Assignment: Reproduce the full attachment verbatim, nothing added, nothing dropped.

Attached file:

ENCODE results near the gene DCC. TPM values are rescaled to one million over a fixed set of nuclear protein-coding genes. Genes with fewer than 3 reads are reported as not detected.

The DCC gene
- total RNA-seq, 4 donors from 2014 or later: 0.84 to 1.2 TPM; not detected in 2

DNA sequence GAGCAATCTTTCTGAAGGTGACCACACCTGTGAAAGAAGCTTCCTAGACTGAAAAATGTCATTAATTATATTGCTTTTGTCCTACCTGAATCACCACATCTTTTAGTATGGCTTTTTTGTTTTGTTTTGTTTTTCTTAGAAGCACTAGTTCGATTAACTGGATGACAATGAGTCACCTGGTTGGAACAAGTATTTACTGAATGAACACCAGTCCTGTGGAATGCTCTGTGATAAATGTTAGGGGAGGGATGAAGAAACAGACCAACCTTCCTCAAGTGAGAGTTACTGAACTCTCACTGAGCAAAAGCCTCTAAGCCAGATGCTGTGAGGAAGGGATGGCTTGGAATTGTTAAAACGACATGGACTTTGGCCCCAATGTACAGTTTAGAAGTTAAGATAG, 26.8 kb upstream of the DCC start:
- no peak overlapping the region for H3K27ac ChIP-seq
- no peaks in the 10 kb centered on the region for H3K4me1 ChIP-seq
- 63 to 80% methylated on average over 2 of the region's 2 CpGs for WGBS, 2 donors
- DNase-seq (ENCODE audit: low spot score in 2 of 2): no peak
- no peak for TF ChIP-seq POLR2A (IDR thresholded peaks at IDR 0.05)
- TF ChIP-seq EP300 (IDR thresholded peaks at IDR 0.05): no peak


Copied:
ENCODE results near the gene DCC. TPM values are rescaled to one million over a fixed set of nuclear protein-coding genes. Genes with fewer than 3 reads are reported as not detected.

The DCC gene
- total RNA-seq, 4 donors from 2014 or later: 0.84 to 1.2 TPM; not detected in 2

DNA sequence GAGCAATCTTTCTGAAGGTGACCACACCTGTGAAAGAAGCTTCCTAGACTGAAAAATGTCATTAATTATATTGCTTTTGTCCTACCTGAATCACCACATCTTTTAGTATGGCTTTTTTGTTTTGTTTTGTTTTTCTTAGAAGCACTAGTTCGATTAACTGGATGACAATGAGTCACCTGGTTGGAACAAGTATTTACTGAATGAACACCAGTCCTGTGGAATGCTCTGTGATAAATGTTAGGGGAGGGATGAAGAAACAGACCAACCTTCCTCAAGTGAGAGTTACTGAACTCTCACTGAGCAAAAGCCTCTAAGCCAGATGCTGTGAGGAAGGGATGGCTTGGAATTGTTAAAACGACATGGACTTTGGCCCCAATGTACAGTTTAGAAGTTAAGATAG, 26.8 kb upstream of the DCC start:
- no peak overlapping the region for H3K27ac ChIP-seq
- no peaks in the 10 kb centered on the region for H3K4me1 ChIP-seq
- 63 to 80% methylated on average over 2 of the region's 2 CpGs for WGBS, 2 donors
- DNase-seq (ENCODE audit: low spot score in 2 of 2): no peak
- no peak for TF ChIP-seq POLR2A (IDR thresholded peaks at IDR 0.05)
- TF ChIP-seq EP300 (IDR thresholded peaks at IDR 0.05): no peak